I once had an educational psychology professor that proclaimed, categorically, that we can train our brains to do anything. She was adamant that prodigies, geniuses, and virtuosos were merely those who had the most practice at their skill. Of course, many of us in class protested, defending natural gifts and thinking styles, but she shut us all down. It was as simple as this: 3,000 hours of practice at a skill would lead to mastery. With one hour, every day, for eight years, you can prove your genes wrong.

I was rather skeptical that things could be that simple. However, I was interested in this viewpoint, and decided to adopt it with blind faith, just to see what would happen. I tracked how much time I logged practicing certain skills, and how much I improved over time. No surprise—practice was making me better. Suddenly, I realized that (according to this new theory) I could really master anything, as long as I was ok with starting at zero hours and working my way toward 3,000. I really wanted to test this. So I, the same woman who previously viewed walking from one end of the house to the other as “exercise,” took up long-distance running. I’ve since spent many hours with a pair of fine running shoes and the road. Every one of those hours counts towards what I hope will be eventual mastery. (And since female runners peak in their 30’s, I might actually be pretty respectable!)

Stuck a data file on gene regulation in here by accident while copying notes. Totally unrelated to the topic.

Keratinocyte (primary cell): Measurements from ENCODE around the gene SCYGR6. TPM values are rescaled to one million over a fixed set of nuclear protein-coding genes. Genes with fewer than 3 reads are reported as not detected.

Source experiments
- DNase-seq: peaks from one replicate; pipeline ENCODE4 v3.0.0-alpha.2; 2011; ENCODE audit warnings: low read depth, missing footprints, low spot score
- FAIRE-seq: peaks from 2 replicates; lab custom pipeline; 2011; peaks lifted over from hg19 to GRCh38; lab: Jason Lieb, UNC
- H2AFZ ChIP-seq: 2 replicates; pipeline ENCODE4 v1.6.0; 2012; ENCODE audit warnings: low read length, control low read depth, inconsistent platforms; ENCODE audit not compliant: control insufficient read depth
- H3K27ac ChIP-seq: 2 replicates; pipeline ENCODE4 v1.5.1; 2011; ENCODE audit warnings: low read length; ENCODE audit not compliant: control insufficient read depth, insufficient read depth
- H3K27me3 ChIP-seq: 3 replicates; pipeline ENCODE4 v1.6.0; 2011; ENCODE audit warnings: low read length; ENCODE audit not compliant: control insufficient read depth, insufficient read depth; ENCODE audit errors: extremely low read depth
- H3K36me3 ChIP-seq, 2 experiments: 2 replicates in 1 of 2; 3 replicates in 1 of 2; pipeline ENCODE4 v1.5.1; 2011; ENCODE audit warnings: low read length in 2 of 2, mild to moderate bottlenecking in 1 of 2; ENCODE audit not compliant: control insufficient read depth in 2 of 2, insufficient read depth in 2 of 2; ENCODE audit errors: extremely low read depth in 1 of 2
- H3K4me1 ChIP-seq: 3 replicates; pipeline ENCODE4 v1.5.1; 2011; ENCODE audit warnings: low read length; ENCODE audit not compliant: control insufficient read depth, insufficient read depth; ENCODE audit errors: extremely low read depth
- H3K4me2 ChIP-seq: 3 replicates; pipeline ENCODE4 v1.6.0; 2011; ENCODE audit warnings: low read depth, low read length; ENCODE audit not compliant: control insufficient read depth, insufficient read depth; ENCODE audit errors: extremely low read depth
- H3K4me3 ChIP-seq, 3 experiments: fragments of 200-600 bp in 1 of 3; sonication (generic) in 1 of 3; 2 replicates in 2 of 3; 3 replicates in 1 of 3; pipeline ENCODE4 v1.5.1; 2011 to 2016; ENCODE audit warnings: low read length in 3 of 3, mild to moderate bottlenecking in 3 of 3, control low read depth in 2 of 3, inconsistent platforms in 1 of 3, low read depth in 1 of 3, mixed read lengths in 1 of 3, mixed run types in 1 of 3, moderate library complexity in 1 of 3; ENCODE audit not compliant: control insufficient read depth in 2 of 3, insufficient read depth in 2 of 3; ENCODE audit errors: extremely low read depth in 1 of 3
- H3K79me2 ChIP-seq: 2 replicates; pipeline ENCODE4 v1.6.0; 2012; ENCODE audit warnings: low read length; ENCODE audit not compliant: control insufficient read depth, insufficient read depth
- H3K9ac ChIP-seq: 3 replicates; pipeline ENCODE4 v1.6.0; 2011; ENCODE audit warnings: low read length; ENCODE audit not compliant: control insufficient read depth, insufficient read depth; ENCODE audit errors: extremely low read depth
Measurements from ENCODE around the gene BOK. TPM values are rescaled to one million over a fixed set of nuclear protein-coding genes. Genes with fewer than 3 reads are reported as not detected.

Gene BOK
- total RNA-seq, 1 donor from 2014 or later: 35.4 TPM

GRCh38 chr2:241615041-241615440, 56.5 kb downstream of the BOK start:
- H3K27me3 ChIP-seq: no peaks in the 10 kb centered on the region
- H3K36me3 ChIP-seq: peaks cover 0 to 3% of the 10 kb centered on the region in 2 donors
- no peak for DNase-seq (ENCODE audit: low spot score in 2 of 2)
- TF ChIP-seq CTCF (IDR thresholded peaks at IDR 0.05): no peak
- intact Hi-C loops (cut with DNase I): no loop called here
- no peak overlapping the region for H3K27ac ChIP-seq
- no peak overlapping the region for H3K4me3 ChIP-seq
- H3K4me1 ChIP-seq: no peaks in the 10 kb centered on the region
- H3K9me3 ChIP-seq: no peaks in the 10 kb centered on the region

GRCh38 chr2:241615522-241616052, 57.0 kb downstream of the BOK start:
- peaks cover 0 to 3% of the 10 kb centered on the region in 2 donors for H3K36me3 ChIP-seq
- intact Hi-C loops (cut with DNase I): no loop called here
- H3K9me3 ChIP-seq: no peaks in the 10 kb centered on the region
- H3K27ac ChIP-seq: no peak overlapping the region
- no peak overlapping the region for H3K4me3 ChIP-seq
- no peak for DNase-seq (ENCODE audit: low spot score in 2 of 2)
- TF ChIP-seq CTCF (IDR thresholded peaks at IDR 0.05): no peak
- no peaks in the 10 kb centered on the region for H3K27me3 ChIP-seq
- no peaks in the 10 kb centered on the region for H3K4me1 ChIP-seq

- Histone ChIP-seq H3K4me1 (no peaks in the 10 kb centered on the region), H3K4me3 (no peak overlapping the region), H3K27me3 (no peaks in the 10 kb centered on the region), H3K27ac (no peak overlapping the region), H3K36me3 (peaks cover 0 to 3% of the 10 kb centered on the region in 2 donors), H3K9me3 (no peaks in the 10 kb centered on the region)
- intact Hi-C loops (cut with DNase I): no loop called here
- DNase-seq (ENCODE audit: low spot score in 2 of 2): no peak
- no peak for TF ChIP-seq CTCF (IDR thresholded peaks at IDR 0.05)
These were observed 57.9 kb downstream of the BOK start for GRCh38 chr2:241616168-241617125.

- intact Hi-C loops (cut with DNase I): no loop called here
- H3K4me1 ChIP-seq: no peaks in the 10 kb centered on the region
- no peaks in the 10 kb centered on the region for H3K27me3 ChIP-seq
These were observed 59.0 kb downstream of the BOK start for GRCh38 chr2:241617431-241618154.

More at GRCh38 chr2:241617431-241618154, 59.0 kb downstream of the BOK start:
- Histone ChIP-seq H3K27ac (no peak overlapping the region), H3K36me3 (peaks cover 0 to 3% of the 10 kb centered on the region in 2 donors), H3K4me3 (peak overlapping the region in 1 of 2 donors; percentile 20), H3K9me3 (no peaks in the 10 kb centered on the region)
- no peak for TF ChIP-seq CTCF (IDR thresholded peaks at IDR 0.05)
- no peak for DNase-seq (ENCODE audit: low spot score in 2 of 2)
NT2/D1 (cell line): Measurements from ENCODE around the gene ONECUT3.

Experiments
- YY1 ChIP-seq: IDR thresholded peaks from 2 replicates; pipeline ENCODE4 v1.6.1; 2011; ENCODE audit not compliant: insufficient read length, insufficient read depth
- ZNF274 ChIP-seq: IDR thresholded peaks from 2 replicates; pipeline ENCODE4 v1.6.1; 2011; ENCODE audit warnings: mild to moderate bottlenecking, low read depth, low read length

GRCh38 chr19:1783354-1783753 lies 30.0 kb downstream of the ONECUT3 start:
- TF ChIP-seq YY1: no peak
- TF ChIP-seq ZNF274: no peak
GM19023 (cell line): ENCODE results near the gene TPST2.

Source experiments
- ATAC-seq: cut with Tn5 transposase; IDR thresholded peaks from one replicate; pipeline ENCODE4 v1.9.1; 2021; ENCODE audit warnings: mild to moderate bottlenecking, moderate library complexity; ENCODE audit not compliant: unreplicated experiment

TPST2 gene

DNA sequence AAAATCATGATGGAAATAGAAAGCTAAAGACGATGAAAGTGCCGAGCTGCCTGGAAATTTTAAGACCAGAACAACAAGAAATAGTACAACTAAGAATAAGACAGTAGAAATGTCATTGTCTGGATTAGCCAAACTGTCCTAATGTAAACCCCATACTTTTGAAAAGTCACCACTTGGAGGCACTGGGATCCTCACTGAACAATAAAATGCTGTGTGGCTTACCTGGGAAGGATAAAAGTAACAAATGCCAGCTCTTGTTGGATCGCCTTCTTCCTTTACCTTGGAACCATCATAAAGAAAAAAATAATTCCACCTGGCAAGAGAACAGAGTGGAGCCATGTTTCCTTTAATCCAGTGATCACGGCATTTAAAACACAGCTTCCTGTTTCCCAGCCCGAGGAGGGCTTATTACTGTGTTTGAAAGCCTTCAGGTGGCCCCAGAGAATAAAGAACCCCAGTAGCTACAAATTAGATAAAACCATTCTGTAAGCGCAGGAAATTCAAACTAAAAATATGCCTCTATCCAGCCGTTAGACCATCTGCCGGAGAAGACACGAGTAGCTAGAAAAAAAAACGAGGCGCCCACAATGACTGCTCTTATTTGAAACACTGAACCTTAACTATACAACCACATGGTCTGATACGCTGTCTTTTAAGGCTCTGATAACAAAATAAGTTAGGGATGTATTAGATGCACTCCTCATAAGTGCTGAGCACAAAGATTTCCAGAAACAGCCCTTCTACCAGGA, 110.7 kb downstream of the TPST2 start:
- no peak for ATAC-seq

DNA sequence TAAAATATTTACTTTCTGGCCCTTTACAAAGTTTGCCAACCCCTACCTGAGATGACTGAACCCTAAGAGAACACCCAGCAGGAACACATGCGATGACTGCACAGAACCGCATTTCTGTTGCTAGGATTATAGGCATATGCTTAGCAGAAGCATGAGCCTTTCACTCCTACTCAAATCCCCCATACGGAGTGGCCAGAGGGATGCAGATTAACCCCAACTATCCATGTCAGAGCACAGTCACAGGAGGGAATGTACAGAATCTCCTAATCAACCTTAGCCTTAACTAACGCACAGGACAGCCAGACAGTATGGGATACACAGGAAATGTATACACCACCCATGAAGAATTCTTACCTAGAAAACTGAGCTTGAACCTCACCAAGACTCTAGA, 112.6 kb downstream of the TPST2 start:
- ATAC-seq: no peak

The point of all this? Well, genes may [almost certainly] have to do with our propensities towards certain skills. But I’ve chosen to ignore that. I remember how believing that I could become a runner made me work harder and more often to do so. So why not decide that anything is possible? Dream, plan, do. It can be that simple, sometimes. And I think this is a positive viewpoint to adopt in the classroom. Any child really can succeed, if he or she is willing to devote time to learning. So much of learning really occurs through practice anyway… It’s less intimidating to think about it like this: no matter how poor your initial performance, the more you write (or read, or evaluate, or throw darts, or play clarinet), the better you will get.

I think today’s population suffers from excessive excuse-making:
“Oh, I can’t do that because…”
A. It’s too hard.
B. That’s not for me.
C. I don’t have that kind of time/money/energy.
D. I suck at it.
E. I can’t miss Lost [or insert TV show title here].

Wouldn’t we all do better to decide that we have unlimited potential, and to work as hard as possible to test its limits? That’s a more positive way to live and teach. I’m not saying that mastering difficult things (writing research papers, for example) is simple. I’m just saying it’s possible. With time and faith, it’s possible. For everybody.